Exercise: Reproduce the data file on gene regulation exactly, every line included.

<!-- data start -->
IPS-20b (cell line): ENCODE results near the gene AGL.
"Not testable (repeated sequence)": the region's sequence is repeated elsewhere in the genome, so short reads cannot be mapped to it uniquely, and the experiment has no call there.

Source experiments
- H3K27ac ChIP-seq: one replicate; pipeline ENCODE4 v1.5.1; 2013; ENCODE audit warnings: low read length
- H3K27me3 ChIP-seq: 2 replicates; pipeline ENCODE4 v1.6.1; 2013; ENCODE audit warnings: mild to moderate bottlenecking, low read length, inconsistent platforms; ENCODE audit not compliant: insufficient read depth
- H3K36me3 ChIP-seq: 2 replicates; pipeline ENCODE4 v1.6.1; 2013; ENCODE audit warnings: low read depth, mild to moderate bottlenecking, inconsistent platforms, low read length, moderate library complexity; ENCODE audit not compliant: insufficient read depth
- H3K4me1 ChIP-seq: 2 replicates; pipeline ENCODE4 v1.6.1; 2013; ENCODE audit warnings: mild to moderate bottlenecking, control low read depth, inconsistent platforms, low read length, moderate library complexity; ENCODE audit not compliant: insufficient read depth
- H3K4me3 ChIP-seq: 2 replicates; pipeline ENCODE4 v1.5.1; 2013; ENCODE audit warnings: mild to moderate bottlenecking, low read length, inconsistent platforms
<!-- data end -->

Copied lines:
IPS-20b (cell line): ENCODE results near the gene AGL.
"Not testable (repeated sequence)": the region's sequence is repeated elsewhere in the genome, so short reads cannot be mapped to it uniquely, and the experiment has no call there.

Source experiments
- H3K27ac ChIP-seq: one replicate; pipeline ENCODE4 v1.5.1; 2013; ENCODE audit warnings: low read length
- H3K27me3 ChIP-seq: 2 replicates; pipeline ENCODE4 v1.6.1; 2013; ENCODE audit warnings: mild to moderate bottlenecking, low read length, inconsistent platforms; ENCODE audit not compliant: insufficient read depth
- H3K36me3 ChIP-seq: 2 replicates; pipeline ENCODE4 v1.6.1; 2013; ENCODE audit warnings: low read depth, mild to moderate bottlenecking, inconsistent platforms, low read length, moderate library complexity; ENCODE audit not compliant: insufficient read depth
- H3K4me1 ChIP-seq: 2 replicates; pipeline ENCODE4 v1.6.1; 2013; ENCODE audit warnings: mild to moderate bottlenecking, control low read depth, inconsistent platforms, low read length, moderate library complexity; ENCODE audit not compliant: insufficient read depth
- H3K4me3 ChIP-seq: 2 replicates; pipeline ENCODE4 v1.5.1; 2013; ENCODE audit warnings: mild to moderate bottlenecking, low read length, inconsistent platforms